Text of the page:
The first feast of the liturgical year is the Nativity of the Theotokos on September 8. And this is truly fitting, for it is through the Mary the Theotokos (a title that literally means “God-bearer” in Greek) that God will choose to send his Son for the salvation of the world.
Thus we begin this Church year at the beginning–waiting for our salvation and seeing glimpses of its coming through the humility and patience of Saints Joachim and Anna, the parents of the Theotokos and grandparents of Christ.
The Story of the Feast of the Nativity of the Theotokos
According to Church tradition in records that go back to the Church’s early life, Joachim and Anna were wealthy people who lived godly lives by choosing to give away most of their wealth to the poor and the Temple. Though they had many earthly blessings, they were not blessed with a child. Joachim, a descendant of David, and Anna, a descendant of the priest Aaron, trusted in God and prayed earnestly to Him for a child.
One year on the day of a feast, the couple went to the Temple to offer their sacrifices to the Lord but were turned away because they were barren. Distraught, Joachim retreated to the wilderness to pray to God for a child for 40 days and nights. Anna remained at home and also prayed.
As Anna was praying, she was visited by an angel who told her that the Lord had heard her prayer, and she would have a daughter who would serve God and the entire world. Anna said that she would give her child as a gift to God. At the same time an angel came to Joachim and told him the same thing.
When Joachim and Anna were reunited, they were filled with joy over the promise of the Lord’s blessing. Soon they were blessed with their daughter and named her Mary. The Lord had ended Joachim and Anna’s barrenness and waiting, but even more He would soon end the waiting of a world groaning for salvation.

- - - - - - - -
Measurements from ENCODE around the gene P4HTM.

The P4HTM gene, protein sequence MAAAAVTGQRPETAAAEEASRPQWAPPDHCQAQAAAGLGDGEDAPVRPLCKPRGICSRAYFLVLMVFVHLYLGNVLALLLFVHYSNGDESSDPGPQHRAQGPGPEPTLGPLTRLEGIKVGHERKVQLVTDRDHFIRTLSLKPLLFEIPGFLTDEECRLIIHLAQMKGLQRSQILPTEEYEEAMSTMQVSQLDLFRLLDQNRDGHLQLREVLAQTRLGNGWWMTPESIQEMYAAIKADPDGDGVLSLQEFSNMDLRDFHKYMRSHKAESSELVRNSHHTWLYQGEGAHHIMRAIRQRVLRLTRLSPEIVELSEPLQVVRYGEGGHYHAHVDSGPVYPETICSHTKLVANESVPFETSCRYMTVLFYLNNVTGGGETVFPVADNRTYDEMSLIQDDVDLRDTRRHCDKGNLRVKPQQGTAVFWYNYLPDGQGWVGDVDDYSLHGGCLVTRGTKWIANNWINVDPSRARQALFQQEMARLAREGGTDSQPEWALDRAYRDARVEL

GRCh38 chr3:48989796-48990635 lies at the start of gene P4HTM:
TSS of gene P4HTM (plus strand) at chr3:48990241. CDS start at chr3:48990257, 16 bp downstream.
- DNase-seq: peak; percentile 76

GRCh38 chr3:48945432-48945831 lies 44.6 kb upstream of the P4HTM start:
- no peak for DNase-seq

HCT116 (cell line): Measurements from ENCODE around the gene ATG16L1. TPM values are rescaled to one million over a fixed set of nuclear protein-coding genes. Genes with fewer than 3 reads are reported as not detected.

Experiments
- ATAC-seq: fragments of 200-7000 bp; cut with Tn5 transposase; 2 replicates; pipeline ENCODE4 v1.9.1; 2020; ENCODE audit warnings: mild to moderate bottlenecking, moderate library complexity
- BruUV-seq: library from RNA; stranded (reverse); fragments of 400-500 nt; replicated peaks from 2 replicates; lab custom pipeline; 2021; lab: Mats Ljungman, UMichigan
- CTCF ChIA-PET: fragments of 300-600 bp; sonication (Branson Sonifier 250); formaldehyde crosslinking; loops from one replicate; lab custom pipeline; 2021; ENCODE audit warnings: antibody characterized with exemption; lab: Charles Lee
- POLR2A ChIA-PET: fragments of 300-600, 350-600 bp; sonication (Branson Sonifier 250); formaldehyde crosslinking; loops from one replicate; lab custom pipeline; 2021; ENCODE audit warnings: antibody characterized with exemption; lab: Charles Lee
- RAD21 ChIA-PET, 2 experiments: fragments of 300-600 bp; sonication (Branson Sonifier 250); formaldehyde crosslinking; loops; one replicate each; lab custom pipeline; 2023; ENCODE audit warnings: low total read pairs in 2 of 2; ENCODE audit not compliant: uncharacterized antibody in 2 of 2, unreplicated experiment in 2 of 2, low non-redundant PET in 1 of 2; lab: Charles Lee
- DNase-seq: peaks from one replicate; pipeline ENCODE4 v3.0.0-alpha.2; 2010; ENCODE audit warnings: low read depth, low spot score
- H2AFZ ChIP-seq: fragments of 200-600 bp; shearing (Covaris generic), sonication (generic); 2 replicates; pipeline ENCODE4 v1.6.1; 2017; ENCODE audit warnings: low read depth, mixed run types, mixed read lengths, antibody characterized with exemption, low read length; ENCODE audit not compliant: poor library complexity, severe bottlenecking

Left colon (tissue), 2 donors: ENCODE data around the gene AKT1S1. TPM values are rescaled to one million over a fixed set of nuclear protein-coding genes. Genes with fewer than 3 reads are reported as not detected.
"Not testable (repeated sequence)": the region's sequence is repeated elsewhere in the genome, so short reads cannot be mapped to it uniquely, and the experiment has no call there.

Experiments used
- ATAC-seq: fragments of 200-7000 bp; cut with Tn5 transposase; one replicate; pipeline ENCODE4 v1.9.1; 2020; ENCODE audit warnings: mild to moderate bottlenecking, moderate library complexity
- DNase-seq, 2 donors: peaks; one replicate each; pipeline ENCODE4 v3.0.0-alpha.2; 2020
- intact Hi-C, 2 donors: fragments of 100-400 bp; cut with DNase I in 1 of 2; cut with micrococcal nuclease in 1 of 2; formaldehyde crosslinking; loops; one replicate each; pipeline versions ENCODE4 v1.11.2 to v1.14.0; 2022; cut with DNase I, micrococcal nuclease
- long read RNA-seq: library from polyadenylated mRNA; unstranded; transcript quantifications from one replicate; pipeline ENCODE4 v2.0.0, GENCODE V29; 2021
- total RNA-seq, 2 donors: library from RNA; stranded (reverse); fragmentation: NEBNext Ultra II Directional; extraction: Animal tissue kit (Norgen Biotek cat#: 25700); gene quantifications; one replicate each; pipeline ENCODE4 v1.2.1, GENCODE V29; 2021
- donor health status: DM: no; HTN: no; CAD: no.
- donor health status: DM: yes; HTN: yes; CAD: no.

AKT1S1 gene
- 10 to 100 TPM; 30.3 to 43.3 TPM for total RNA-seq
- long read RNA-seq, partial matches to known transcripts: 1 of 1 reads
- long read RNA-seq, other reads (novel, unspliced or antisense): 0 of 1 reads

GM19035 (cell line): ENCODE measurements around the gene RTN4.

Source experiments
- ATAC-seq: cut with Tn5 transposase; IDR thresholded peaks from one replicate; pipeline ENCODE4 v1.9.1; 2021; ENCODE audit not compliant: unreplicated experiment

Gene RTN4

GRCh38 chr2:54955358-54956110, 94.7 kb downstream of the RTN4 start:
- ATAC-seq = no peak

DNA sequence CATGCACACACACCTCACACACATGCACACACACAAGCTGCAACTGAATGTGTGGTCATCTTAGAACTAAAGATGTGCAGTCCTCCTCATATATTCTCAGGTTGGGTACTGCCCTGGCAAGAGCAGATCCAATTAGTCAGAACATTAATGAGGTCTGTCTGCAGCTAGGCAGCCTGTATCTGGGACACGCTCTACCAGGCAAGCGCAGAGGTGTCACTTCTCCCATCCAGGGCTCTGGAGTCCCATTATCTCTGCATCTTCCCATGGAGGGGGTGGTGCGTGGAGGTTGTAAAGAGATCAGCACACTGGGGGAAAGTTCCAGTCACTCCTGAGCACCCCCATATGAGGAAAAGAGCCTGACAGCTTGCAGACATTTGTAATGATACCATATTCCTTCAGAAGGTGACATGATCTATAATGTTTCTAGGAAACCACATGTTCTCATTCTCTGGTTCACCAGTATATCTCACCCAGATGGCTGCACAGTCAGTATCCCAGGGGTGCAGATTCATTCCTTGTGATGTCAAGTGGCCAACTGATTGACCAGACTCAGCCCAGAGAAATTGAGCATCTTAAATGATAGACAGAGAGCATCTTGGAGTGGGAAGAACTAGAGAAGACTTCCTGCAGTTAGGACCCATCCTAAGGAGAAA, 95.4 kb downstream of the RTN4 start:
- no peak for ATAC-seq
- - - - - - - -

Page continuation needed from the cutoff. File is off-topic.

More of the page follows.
Ways to Celebrate the Feast of the Nativity of the Theotokos
1. Attend Vespers or Divine Liturgy for the Feast
If at all possible, make an effort to attend Divine Liturgy for the feast as a family. Some churches have Liturgy in the evening on feast days to better accommodate the work schedules of parishioners. If you are unable to attend the Liturgy, perhaps you can go to Vespers the evening before the feast.
When you are in church, you will be able to hear the Scripture readings for the Feast of the Nativity of the Theotokos and meditate upon them, sing the hymns for the feast and learn them to use in your home, and receive the Eucharist as the ultimate celebration of thanksgiving for the work of God in the world.
2. Read or Listen to the Story of the Feast
My children love to read and be read to. Sit down as a family and read the story of the feast together. There are two lovely books that I recommend.
First, a great book to use is The Story of Mary the Mother of God by Dorrie Papademetriou. This book begins with the story of Joachim and Anna and traces the life of the Theotokos until the Annunciation. The illustrations are beautiful and the text is engaging for young children and older children alike. This is one of my children’s favorites!